From quake, gun horror to Grand Slam dream for Victoria Duval
Victoria Duval is just 17 but has already experienced the heart-stopping terror of being held hostage by gunmen and almost losing her father in the 2010 Haiti earthquake
So, on Tuesday, defeating former champion Samantha Stosur in the US Open first felt tame by comparison, the tension of squandering three match points understandably trivial in the great drama of her young life.
The world number 296 claimed a 5-7, 6-4, 6-4 win over the 11th-seeded Australian, her first victory at a Grand Slam, 12 months after her only other major appearance when she was defeated in New York by Kim Clijsters.
But it was the back-story, relayed by Duval with the giggly pitch and enthusiasm of a girl much younger and who has yet to abandon her affection for SpongeBob SquarePants, which seduced the Flushing Meadows crowd on Tuesday.
The Duval family decamped from the violence-racked Haitian capital of Port-au-Prince to the US after Victoria, who had been born in Miami, had a pistol shoved in her face when she was seven and held hostage by a kidnap gang.
But her gynecologist father, Jean-Maurice, stayed behind to run his medical practice while mother Nadine, a former ballet dancer, built a new life in Atlanta with Victoria and her two brothers.
Jean-Maurice was in the Haitian capital when the 2010 earthquake struck, killing around 250,000 people.
The family home collapsed on top of him, leaving him with a shattered vertebrae, broken legs, arms and ribs as well as a punctured lung as he was pinned beneath the rubble.
He was so convinced he was going to die that he scratched around in the darkness, grabbed his mobile phone and managed to call his wife to tell her he loved her and his children.
But against all the odds, he clawed his way to safety.
Jean-Maurice was eventually air-lifted to safety and eventual recovery in the US, a mission of mercy organized by family friends and well-wishers in Georgia.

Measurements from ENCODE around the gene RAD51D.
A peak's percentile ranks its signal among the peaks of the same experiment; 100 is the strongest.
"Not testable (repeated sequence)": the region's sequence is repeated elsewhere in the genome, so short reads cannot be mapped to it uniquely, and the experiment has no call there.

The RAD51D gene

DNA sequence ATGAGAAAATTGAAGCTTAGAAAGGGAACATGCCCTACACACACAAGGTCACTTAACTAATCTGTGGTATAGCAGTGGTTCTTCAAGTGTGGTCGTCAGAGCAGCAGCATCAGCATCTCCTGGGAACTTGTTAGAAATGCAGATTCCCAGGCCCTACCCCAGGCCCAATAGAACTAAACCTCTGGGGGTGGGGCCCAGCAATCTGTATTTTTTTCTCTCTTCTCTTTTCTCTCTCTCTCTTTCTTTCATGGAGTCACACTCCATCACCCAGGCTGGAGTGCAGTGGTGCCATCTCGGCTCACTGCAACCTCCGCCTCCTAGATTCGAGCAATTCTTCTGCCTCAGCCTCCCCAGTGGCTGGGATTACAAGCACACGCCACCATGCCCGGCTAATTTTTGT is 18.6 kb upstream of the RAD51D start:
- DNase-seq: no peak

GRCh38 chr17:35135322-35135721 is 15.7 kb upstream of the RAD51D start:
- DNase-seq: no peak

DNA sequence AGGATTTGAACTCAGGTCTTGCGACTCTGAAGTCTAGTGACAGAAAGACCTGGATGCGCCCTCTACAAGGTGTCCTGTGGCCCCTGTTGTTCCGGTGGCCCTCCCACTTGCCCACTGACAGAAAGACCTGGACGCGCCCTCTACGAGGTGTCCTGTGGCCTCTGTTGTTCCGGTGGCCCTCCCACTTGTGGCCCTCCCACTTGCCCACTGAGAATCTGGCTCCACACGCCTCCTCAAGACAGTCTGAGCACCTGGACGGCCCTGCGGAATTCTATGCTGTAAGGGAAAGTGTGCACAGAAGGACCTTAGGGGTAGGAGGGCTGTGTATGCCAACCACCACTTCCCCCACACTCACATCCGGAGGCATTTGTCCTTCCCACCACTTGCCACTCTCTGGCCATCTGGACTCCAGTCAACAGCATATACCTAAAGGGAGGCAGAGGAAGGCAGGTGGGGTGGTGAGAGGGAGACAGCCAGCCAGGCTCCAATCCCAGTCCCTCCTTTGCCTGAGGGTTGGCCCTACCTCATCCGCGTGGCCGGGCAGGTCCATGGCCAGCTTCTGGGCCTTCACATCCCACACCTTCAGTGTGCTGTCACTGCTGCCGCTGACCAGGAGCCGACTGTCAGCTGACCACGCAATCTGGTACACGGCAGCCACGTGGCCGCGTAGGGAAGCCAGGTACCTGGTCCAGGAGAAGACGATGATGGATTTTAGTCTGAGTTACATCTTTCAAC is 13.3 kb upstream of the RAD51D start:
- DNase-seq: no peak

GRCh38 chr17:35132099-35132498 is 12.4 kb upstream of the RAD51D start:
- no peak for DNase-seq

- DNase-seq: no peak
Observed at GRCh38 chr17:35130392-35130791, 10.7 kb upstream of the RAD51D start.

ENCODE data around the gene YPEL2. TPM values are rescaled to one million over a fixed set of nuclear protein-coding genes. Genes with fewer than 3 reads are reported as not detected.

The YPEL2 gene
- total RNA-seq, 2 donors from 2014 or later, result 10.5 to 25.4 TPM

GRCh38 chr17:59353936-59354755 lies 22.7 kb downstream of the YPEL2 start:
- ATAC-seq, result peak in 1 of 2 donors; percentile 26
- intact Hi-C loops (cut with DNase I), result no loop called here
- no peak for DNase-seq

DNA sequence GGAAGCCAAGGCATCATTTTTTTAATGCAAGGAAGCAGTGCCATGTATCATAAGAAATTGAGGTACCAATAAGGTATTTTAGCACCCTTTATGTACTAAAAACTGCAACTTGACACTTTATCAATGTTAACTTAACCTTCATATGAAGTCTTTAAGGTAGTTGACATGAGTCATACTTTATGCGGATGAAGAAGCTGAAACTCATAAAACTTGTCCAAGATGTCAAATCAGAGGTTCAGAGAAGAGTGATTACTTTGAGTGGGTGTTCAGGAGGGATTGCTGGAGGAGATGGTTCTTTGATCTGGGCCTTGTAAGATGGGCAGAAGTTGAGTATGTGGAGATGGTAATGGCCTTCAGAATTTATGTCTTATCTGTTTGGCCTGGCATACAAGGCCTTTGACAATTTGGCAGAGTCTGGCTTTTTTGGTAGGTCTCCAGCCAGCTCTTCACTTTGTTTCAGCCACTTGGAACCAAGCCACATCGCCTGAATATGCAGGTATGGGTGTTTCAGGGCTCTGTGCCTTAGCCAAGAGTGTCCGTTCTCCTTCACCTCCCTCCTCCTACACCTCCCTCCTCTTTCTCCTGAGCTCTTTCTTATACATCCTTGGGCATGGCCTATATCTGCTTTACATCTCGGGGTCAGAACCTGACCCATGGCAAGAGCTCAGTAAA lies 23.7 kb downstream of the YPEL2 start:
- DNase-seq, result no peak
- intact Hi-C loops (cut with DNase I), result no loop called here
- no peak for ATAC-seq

"If it wasn't for them, my dad definitely wouldn't be here today. Not everyone just pays $30,000 to fly a helicopter to save someone," said Duval.
"They're amazing people. I mean, they're angels. We couldn't have found better people."
"They wouldn't let planes in because there was no runway. But this was the only plane they actually let in Haiti. My dad, they found him after 11 hours in the rubble. It was incredible. I don't know how he managed."
Duval is reluctant to discuss the day she and her cousins were held at gunpoint in Haiti where kidnap gangs once ran riot.
"We were held hostage. It's not a good memory, so I try to forget as much as I could about it. I don't remember too much of it anymore, which is great," she said, preferring to concentrate on how she can now help her injured father.
Although he escaped the quake, he has needed a series of surgeries which have prevented him from resuming his medical career.
Duval is already guaranteed $53,000 for making the second round, a windfall which, in the circumstances, is timely.
"He's improving so much. Emotionally it was hard at first. But he's as happy as he's ever been. He had a couple surgeries that helped take the pain away. We're just so happy that, you know, he's in a good state of mind right now. He's just here with us. So it's incredible."
In Tuesday's match, Stosur, 12 years older than her opponent, was seemingly cruising to victory when she led by a set and 3-0 and 4-2 in the second set.
But the Australian had to save a match point in the ninth game of the decider.
Duval, roared on a by a packed Louis Armstrong court, squandered two more match points before taking victory at the fourth time of asking with a sweeping forehand.
Stosur was undone by 56 unforced errors and 10 double faults.
"I'm not a sore loser, but I certainly helped her," said Stosur.
Next up for Duval is Slovak veteran Daniela Hantuchova for a place in the last 32.